Having an emergency fund in a savings account is a basic part of personal finance, but what about the traditional "cash under the mattress" approach? Is there still a place for a stash of paper money in a world of ATMs and online banking?

Why have a stash of cash?

Imagine for a moment that some crisis (blizzard, earthquake, etc.) cuts off power to your hometown for a week. With no electricity, you won't be able to use an ATM -- and if a crisis is severe, it's unlikely that the banks will be open. Without power, you won't be able to use credit cards, either; the only cash you'll have in this situation is whatever you have on hand. Could you and your family get by for a week on the cash that's in your wallet right now?

Jar full of hundred dollar bills

Image source: Getty Images.

How much cash should you stockpile?

If you're now sold on the idea of keeping some cash at home, the next step is to figure out how much to keep. On the one hand, you want enough cash to get you through a serious emergency; on the other hand, the cash you keep at home isn't earning interest or other returns for you, and if the money is stolen or destroyed, it's gone forever.

At a minimum, you'll want to have enough cash to keep your household going for three days. Since a serious crisis might mean an evacuation on short notice, it's a good idea to have enough money on hand to buy gas, food, and a couple of nights at a motel for your whole family. That might sound far-fetched to you, but any number of disasters, from hurricanes to wildfires, can lead to forced evacuations.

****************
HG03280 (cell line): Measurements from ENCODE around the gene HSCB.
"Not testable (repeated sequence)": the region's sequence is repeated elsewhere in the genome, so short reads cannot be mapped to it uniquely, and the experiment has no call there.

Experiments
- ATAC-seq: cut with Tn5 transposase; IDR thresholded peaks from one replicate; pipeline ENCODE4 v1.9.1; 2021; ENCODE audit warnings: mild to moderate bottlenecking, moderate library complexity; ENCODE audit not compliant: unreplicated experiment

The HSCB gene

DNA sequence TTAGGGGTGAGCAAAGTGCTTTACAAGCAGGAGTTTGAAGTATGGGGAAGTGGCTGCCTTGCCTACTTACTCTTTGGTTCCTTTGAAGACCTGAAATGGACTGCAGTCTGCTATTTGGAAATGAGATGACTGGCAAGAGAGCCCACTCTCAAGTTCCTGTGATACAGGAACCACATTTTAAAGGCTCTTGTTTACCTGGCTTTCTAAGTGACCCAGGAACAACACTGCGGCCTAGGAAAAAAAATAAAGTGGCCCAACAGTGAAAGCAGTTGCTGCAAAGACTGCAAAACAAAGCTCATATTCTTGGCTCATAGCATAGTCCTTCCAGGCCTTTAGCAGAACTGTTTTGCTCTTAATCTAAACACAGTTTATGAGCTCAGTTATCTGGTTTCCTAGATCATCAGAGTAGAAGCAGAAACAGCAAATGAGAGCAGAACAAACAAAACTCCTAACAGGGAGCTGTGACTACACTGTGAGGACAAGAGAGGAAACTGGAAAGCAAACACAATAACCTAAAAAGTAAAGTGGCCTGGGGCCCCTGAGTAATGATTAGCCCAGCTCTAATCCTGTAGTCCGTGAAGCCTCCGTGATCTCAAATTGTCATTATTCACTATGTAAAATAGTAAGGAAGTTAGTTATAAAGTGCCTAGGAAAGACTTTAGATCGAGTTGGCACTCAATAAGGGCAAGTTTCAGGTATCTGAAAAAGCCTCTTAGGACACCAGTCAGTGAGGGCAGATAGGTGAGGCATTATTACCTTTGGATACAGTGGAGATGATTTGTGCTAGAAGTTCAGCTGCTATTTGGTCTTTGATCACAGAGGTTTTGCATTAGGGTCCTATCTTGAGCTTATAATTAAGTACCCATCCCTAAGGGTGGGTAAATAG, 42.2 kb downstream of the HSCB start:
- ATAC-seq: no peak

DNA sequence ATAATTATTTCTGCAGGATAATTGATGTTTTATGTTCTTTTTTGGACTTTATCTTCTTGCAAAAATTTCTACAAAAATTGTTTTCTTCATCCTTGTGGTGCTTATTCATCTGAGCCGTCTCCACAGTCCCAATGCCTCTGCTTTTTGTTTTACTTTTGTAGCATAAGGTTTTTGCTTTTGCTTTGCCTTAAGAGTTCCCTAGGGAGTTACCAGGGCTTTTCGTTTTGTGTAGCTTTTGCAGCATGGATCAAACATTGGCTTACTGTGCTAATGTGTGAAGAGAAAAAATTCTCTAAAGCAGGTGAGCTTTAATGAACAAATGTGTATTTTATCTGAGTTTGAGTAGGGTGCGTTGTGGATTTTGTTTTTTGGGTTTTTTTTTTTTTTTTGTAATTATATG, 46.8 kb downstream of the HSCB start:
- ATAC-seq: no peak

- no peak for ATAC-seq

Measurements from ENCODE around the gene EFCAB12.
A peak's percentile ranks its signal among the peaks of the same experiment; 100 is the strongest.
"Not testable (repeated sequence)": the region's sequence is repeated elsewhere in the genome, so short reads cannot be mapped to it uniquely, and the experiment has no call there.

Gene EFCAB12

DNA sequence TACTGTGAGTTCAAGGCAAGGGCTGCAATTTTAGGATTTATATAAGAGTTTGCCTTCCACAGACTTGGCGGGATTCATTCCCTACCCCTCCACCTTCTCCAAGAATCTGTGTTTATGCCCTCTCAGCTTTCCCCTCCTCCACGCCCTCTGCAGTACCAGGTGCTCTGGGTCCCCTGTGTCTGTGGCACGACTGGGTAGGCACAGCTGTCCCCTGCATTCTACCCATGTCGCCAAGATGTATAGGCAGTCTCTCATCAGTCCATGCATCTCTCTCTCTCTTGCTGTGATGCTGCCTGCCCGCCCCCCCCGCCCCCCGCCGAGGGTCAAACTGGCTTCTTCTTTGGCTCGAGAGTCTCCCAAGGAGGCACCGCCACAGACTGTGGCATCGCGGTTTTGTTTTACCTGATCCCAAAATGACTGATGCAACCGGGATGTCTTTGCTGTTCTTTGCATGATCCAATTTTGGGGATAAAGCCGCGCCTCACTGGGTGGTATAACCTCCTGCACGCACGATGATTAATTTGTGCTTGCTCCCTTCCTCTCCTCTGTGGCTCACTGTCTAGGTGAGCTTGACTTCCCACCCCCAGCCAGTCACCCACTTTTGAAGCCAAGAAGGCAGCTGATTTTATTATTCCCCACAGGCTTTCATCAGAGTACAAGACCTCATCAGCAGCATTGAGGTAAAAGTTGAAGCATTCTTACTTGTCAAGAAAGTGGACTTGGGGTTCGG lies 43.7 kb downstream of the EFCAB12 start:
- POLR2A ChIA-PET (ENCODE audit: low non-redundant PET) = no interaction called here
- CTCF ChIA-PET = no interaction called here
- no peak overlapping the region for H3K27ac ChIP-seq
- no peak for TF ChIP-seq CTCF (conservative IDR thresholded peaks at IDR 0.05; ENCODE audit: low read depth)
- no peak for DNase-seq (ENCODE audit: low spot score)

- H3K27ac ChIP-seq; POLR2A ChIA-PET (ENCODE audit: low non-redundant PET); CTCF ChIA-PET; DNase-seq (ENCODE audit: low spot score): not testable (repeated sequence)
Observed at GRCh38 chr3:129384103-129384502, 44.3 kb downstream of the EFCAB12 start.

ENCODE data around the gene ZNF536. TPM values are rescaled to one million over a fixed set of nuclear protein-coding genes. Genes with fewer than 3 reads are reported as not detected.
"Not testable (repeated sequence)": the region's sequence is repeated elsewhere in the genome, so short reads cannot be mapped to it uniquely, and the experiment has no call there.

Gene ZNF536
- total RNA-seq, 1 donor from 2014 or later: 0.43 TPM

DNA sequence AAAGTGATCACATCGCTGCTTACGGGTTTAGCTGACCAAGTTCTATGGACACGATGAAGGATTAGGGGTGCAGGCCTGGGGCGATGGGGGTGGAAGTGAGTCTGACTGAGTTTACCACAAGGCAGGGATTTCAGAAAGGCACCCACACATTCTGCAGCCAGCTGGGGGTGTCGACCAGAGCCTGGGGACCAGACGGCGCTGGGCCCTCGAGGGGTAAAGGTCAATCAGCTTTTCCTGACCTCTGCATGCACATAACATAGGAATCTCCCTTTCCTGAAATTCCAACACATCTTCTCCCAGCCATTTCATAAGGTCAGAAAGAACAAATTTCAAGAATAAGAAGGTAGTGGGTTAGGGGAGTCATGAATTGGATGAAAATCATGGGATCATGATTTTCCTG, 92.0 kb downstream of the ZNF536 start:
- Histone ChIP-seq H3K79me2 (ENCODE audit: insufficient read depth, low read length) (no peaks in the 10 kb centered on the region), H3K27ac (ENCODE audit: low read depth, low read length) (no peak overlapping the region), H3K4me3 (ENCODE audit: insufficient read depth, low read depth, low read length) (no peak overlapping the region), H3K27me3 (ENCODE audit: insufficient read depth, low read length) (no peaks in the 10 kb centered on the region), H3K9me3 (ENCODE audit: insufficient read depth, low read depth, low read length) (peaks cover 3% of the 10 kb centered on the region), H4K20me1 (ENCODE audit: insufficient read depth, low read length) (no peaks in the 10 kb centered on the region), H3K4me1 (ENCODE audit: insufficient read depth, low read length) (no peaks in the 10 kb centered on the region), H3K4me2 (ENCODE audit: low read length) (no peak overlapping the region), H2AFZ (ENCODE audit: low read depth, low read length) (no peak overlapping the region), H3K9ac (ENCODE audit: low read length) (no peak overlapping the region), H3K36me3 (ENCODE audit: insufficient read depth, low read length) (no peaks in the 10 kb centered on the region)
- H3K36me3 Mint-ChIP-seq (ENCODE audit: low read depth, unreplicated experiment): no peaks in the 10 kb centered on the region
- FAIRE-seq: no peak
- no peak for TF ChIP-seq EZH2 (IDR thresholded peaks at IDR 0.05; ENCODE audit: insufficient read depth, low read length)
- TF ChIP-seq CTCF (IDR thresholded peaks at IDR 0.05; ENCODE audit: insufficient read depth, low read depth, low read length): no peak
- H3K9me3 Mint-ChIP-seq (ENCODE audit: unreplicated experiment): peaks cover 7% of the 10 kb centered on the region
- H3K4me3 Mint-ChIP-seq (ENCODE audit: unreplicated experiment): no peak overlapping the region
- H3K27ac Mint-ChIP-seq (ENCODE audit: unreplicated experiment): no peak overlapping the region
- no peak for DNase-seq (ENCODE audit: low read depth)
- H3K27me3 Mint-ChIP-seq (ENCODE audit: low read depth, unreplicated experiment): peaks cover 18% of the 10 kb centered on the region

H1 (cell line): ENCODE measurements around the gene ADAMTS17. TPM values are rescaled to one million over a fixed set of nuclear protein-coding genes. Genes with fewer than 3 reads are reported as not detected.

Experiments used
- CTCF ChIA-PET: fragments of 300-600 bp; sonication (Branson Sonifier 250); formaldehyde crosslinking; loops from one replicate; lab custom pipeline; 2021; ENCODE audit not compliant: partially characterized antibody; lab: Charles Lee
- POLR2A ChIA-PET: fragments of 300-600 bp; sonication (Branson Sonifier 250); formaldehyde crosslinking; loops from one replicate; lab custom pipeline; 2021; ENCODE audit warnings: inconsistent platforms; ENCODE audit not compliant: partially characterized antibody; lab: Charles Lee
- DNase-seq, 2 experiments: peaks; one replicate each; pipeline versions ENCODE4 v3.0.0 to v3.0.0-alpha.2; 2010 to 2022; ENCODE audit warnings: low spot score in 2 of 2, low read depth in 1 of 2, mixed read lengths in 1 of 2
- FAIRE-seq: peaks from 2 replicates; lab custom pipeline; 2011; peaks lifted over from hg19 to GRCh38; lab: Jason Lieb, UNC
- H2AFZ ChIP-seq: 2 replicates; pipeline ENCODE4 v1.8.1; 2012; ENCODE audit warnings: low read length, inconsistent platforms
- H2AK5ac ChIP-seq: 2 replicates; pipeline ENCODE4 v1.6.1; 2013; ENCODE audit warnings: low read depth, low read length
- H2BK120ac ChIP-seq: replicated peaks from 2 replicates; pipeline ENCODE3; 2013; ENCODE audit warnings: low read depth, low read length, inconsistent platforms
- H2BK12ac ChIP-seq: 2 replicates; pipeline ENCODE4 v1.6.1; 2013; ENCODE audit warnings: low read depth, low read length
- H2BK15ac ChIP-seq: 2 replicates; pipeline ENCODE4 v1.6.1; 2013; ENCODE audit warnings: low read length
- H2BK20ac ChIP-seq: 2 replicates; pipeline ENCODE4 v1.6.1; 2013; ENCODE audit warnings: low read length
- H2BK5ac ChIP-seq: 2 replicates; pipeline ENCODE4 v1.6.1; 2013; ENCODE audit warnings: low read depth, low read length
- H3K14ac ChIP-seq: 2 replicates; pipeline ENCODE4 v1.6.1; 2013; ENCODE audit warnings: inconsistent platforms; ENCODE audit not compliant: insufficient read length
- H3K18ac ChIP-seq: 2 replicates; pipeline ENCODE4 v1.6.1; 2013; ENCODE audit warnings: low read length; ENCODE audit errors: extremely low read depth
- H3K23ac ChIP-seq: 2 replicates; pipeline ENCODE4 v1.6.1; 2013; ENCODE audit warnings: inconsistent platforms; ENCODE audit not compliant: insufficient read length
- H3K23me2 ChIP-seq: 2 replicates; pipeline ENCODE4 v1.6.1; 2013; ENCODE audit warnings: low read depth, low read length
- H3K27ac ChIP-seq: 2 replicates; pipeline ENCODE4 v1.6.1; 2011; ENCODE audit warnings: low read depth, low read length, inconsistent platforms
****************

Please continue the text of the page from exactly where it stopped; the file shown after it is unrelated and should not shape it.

For most people, $1,000 is enough to get them and their families through a short crisis. If you have a big family or unusual needs, such as a medical condition that requires special treatment, you'll probably want to save more; single folks without dependents can likely get by with a little less. If $1,000 sounds like a lot to you, start with $100 and build it up a few dollars at a time. That much cash won't buy you a motel room, but at least you won't starve. Better yet, make cash only one part of your home emergency kit.

Where to stash your cash

Keeping money under your mattress might sound like a good idea in the movies, but in reality, it's one of the worst places to hide your cash. Not only is it the first place any burglar would look, but your mattress won't protect your money from fire or flood.

The best place to keep cash at home is a concealed fireproof and waterproof container such as a lockbox or safe. Safes are more secure, especially if you have one that's bolted to the floor or too heavy to move, but heavy-duty safes can also be exceedingly expensive. A lockbox or small safe tucked away in a discreet location can be nearly as secure and a whole lot cheaper.

A diversion safe is a container designed to look like something else -- from a mayonnaise jar to an old boot. These devices are cheaper than real safes and hard for thieves to spot, but they generally don't come with any locking mechanism (and they probably aren't fireproof, either). Keep in mind that masked burglars aren't the only concern -- if your kids bring friends to your home for a sleepover, for instance, your hollowed-out Bible full of cash might just be empty the next time you check on it. It's best to use something that's truly secure so you can be sure your cash will be there if you need it.